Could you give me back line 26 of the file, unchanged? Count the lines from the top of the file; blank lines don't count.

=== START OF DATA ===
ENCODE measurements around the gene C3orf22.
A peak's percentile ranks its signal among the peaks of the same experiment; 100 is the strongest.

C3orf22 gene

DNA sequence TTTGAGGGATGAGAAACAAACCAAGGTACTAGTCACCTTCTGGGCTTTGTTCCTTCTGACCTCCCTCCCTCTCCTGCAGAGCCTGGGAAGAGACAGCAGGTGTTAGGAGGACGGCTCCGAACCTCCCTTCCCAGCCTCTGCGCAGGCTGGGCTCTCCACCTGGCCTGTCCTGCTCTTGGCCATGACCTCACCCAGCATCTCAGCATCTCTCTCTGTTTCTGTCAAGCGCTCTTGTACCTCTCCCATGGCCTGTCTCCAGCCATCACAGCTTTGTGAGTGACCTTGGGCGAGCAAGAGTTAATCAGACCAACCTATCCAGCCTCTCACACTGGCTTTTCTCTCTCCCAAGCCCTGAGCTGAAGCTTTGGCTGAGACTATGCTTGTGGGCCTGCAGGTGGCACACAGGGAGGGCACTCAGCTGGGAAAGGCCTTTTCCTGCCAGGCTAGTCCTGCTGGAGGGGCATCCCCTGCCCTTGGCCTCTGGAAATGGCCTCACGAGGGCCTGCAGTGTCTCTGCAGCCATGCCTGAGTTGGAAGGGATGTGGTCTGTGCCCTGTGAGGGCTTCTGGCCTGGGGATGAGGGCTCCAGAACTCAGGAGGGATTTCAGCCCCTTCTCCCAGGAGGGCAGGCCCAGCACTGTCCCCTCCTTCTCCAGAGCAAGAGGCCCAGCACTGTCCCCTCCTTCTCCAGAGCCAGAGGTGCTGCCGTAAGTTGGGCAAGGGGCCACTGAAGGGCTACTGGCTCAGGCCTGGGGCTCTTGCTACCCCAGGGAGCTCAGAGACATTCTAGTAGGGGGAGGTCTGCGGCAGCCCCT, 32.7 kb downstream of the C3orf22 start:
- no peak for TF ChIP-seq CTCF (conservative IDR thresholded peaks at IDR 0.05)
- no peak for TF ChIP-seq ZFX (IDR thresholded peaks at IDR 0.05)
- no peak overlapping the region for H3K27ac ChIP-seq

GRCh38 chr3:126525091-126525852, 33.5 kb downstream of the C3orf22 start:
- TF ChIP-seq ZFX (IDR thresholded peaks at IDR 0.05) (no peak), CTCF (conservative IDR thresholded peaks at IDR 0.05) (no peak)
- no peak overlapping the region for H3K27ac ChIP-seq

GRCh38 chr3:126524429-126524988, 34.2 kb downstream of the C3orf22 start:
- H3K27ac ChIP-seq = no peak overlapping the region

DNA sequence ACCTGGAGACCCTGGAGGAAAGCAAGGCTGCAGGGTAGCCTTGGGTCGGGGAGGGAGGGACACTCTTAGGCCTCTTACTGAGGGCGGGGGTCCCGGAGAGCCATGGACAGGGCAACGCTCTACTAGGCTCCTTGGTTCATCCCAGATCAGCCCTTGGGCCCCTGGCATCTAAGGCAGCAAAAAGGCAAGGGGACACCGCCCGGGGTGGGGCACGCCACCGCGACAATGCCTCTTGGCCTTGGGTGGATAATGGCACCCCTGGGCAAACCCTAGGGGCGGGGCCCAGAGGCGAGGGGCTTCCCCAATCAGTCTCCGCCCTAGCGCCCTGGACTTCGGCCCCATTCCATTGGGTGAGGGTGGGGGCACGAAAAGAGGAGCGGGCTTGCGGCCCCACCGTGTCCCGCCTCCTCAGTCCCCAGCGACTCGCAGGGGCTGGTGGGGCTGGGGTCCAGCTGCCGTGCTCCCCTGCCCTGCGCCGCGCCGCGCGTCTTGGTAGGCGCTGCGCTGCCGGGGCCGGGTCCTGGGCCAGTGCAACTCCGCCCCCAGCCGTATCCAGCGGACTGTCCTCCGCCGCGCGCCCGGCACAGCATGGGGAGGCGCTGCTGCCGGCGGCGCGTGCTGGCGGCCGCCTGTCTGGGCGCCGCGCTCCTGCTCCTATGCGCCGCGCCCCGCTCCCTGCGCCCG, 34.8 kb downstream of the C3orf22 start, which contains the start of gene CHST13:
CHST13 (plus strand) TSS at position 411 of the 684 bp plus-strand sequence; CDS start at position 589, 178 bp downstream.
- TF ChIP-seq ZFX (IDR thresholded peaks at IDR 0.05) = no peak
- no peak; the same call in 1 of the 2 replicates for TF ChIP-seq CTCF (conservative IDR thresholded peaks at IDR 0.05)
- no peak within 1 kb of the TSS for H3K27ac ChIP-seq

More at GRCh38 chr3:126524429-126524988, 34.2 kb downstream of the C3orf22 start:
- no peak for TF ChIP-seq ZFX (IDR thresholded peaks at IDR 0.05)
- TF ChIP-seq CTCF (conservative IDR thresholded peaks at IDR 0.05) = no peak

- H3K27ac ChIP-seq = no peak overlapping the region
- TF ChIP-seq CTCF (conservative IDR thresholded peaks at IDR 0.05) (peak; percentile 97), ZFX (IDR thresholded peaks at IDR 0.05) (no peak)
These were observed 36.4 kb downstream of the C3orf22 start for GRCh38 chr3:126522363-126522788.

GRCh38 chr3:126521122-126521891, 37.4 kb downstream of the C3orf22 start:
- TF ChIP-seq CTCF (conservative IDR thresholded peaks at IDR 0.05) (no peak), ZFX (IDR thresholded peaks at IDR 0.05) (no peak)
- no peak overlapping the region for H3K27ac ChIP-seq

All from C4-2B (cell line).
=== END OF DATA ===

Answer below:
- no peak overlapping the region for H3K27ac ChIP-seq